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Repeatability of odour preferences across time

Lookup NU author(s): Dr Craig Roberts, Jan Havlicek, Emerita Professor Marion Petrie


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Human body odour is often associated with negative attributions, hence the term ‘malodour’. Another perspective is that odours contain biologically meaningful information involved in communication of social cues, notably in perception of suitable mates. This evolutionarily informed perspective indicates that we retain capacity to infer mate quality through olfaction (e.g. preferring odours of high-quality or genetically compatible individuals). From either perspective, knowing the extent to which body odour is stable over time is important: either in order to fully understand how perfumes might interact with body odour or whether the biological cues gained from odour are reliable. In addition, from the second perspective, odour-based mate preferences should also be relatively stable over time, especially if both traits and preferences are genetically influenced. Here we measured repeatability in young women of body odour preferences for male odours, over a 3-month period. We also compare stability of body odour preferences with that of preferences for faces and fragrances. We find that preferences for all stimuli were highly repeatable over time. Since the odour stimuli used were repeated samples from the same set of men, repeatability of preferences also indicates odour constancy of individuals over time. Our results on both odour constancy and repeatability of preference have implications for the perfume industry and also lend weight to the assumption that body odour constitutes a meaningful cue of quality that can be used in individual assessment during human interactions. Copyright © 2013 John Wiley & Sons, Ltd.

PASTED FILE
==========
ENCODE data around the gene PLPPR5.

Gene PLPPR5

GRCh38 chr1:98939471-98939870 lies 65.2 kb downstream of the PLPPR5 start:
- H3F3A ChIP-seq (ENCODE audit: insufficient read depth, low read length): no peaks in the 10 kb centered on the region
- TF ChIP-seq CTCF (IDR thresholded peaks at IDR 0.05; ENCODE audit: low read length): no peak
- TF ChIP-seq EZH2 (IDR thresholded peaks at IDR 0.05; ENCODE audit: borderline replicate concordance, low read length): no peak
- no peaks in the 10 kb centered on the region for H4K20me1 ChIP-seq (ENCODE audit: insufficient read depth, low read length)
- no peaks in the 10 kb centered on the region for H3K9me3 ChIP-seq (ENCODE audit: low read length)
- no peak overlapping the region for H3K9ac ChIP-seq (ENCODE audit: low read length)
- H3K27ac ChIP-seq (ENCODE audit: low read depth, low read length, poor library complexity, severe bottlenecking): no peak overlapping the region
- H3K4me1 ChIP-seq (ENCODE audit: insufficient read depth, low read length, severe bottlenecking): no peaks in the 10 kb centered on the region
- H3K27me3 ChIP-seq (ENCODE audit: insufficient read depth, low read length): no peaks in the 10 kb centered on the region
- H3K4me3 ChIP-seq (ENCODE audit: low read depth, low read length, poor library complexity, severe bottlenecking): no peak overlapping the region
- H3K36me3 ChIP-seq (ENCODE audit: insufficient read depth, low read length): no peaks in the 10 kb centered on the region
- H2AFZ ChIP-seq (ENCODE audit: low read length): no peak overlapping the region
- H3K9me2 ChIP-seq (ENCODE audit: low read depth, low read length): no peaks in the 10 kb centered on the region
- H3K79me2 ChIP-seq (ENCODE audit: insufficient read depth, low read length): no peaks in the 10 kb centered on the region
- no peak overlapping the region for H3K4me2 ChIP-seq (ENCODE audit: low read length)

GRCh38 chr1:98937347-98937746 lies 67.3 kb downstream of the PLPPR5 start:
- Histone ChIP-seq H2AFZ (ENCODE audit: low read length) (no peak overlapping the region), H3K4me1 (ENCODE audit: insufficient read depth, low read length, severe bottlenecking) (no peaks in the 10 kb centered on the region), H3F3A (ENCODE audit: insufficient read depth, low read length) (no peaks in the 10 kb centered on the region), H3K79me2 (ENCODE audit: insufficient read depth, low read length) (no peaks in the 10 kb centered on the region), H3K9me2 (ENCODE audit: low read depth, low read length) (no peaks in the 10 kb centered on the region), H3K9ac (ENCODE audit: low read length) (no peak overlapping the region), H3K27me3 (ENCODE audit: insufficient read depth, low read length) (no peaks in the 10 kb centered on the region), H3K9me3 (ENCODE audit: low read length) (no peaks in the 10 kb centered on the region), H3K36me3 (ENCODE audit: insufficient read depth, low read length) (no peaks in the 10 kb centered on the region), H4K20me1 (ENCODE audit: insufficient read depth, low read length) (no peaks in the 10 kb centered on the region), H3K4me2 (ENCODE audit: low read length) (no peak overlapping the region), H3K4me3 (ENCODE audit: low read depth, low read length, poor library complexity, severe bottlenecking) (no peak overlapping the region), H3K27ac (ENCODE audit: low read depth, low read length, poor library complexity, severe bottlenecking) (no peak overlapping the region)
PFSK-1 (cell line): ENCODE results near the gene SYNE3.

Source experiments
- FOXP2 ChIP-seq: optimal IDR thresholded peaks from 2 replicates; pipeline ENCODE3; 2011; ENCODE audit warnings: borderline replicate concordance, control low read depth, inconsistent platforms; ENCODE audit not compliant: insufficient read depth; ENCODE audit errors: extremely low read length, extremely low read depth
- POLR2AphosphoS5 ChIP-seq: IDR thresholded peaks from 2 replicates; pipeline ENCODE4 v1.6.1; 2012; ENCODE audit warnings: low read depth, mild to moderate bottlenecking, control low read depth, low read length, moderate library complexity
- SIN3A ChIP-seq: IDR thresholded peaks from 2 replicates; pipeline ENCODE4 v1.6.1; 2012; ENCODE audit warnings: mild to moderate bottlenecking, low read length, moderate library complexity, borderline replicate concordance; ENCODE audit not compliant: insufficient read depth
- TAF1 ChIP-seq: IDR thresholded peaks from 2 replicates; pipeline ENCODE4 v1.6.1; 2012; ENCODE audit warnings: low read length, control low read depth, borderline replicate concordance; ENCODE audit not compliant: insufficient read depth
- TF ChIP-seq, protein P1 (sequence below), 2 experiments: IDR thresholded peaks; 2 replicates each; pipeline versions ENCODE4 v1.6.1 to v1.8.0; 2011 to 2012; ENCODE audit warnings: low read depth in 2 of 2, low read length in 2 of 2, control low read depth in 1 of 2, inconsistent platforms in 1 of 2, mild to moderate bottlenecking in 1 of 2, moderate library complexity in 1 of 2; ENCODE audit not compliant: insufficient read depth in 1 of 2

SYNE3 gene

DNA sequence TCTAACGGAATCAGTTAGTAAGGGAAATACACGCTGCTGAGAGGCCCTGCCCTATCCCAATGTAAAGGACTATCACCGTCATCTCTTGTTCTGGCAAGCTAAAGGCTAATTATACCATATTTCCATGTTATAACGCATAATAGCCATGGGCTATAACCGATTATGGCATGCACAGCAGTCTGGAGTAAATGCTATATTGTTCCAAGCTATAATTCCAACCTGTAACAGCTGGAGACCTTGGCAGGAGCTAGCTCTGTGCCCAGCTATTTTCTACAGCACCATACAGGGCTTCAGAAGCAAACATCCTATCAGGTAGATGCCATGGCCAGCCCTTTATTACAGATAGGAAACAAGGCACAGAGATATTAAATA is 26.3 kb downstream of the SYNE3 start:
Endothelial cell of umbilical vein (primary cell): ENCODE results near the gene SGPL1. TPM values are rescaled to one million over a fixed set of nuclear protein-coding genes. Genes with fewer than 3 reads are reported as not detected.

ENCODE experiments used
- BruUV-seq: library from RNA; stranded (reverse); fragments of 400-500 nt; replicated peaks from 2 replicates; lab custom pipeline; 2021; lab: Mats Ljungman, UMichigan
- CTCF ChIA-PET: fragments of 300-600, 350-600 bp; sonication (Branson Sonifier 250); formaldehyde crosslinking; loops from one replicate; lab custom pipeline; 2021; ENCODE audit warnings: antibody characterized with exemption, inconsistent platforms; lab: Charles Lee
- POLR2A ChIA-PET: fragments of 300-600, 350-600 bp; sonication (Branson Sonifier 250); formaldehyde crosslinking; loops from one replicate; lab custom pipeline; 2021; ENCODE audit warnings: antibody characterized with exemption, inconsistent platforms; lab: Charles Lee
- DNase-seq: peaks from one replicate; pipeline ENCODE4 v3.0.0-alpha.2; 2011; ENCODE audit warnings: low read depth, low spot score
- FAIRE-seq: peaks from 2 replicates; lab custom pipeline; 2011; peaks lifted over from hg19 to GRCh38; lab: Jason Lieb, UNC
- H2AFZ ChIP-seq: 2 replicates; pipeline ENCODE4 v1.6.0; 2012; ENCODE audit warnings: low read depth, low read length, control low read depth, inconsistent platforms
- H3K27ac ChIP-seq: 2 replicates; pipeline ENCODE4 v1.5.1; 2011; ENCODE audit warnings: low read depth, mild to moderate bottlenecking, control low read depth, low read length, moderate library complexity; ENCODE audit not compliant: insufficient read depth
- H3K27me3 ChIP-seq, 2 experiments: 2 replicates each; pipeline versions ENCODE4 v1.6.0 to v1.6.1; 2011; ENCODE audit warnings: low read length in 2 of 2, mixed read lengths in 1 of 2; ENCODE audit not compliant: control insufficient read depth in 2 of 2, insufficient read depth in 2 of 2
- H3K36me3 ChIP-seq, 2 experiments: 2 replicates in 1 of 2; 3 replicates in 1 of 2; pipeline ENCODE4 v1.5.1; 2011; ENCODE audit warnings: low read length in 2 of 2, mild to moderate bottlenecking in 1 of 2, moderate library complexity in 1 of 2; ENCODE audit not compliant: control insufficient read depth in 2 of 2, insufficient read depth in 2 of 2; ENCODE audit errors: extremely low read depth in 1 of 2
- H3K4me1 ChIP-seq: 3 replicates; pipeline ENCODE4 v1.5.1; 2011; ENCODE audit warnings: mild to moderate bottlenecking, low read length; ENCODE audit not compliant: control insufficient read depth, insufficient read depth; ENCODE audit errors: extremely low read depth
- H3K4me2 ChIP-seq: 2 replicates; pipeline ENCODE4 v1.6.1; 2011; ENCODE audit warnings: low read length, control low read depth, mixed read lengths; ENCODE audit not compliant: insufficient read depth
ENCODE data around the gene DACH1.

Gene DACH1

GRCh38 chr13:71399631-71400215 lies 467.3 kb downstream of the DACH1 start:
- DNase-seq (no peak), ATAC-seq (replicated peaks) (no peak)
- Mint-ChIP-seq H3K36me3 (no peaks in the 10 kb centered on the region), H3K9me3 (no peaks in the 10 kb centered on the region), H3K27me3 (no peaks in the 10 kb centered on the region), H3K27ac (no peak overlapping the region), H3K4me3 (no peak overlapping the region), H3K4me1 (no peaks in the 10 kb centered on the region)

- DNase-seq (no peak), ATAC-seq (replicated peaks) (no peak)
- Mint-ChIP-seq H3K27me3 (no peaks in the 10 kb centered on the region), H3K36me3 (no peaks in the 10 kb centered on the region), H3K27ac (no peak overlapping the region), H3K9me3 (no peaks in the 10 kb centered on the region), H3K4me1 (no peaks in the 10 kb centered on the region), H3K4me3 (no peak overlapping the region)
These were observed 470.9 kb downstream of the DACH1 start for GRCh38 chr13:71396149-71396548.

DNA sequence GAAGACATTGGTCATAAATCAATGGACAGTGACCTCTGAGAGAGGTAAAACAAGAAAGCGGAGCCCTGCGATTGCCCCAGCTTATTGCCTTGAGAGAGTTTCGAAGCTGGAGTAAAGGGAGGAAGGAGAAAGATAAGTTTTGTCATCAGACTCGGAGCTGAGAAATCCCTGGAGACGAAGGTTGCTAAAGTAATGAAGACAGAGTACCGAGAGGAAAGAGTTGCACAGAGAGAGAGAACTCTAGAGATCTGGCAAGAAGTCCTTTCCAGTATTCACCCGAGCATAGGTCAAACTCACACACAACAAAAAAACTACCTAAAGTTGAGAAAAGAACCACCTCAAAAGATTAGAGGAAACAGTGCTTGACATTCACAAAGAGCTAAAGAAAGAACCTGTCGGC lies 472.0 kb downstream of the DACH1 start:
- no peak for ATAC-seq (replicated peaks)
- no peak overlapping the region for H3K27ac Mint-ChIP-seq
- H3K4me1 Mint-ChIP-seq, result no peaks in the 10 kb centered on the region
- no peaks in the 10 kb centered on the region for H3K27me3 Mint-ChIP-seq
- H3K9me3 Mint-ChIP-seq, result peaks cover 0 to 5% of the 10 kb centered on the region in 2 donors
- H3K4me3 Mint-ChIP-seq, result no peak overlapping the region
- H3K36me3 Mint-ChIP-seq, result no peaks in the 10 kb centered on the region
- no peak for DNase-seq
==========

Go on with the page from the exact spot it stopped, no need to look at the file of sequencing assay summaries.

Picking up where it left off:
Publication metadata

Author(s): Roberts SC, Havlicek J, Petrie M

Publication type: Article

Publication status: Published

Journal: Flavour and Fragrance Journal

Year: 2013

Volume: 28

Issue: 4

Pages: 245-250

Print publication date: 01/07/2013

Online publication date: 07/01/2013

Acceptance date: 27/11/2012

ISSN (print): 0882-5734

ISSN (electronic): 1099-1026

Publisher: John Wiley & Sons Ltd.


DOI: 10.1002/ffj.3142


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Funder referenceFunder name
058394Wellcome Trust
P407/10/1303Czech Science Foundation
UNCE 204004Charles University Research Centre